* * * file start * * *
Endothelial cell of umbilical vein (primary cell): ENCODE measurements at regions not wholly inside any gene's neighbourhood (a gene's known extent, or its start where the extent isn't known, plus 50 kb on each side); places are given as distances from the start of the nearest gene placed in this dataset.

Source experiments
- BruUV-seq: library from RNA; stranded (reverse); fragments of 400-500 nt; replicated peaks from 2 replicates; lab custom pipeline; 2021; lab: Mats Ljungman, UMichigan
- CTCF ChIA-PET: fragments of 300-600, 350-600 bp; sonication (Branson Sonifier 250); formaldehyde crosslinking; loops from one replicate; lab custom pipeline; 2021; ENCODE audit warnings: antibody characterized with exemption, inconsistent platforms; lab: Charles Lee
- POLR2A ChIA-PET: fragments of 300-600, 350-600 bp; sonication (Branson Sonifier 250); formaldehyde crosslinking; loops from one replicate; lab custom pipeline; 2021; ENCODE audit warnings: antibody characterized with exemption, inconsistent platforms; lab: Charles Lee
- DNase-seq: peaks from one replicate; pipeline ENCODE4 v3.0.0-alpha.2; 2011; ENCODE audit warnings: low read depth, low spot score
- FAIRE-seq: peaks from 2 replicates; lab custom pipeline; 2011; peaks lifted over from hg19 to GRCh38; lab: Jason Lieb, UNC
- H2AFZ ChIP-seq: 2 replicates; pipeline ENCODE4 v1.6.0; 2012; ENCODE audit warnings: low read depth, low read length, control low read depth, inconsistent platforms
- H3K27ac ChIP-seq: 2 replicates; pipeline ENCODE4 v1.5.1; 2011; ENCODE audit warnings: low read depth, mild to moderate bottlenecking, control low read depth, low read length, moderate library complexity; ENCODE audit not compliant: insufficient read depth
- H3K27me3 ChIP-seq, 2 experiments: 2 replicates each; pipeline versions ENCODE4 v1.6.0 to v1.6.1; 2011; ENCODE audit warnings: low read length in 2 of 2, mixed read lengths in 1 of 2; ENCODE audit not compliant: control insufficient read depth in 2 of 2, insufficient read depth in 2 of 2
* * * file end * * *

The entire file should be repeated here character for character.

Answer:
Endothelial cell of umbilical vein (primary cell): ENCODE measurements at regions not wholly inside any gene's neighbourhood (a gene's known extent, or its start where the extent isn't known, plus 50 kb on each side); places are given as distances from the start of the nearest gene placed in this dataset.

Source experiments
- BruUV-seq: library from RNA; stranded (reverse); fragments of 400-500 nt; replicated peaks from 2 replicates; lab custom pipeline; 2021; lab: Mats Ljungman, UMichigan
- CTCF ChIA-PET: fragments of 300-600, 350-600 bp; sonication (Branson Sonifier 250); formaldehyde crosslinking; loops from one replicate; lab custom pipeline; 2021; ENCODE audit warnings: antibody characterized with exemption, inconsistent platforms; lab: Charles Lee
- POLR2A ChIA-PET: fragments of 300-600, 350-600 bp; sonication (Branson Sonifier 250); formaldehyde crosslinking; loops from one replicate; lab custom pipeline; 2021; ENCODE audit warnings: antibody characterized with exemption, inconsistent platforms; lab: Charles Lee
- DNase-seq: peaks from one replicate; pipeline ENCODE4 v3.0.0-alpha.2; 2011; ENCODE audit warnings: low read depth, low spot score
- FAIRE-seq: peaks from 2 replicates; lab custom pipeline; 2011; peaks lifted over from hg19 to GRCh38; lab: Jason Lieb, UNC
- H2AFZ ChIP-seq: 2 replicates; pipeline ENCODE4 v1.6.0; 2012; ENCODE audit warnings: low read depth, low read length, control low read depth, inconsistent platforms
- H3K27ac ChIP-seq: 2 replicates; pipeline ENCODE4 v1.5.1; 2011; ENCODE audit warnings: low read depth, mild to moderate bottlenecking, control low read depth, low read length, moderate library complexity; ENCODE audit not compliant: insufficient read depth
- H3K27me3 ChIP-seq, 2 experiments: 2 replicates each; pipeline versions ENCODE4 v1.6.0 to v1.6.1; 2011; ENCODE audit warnings: low read length in 2 of 2, mixed read lengths in 1 of 2; ENCODE audit not compliant: control insufficient read depth in 2 of 2, insufficient read depth in 2 of 2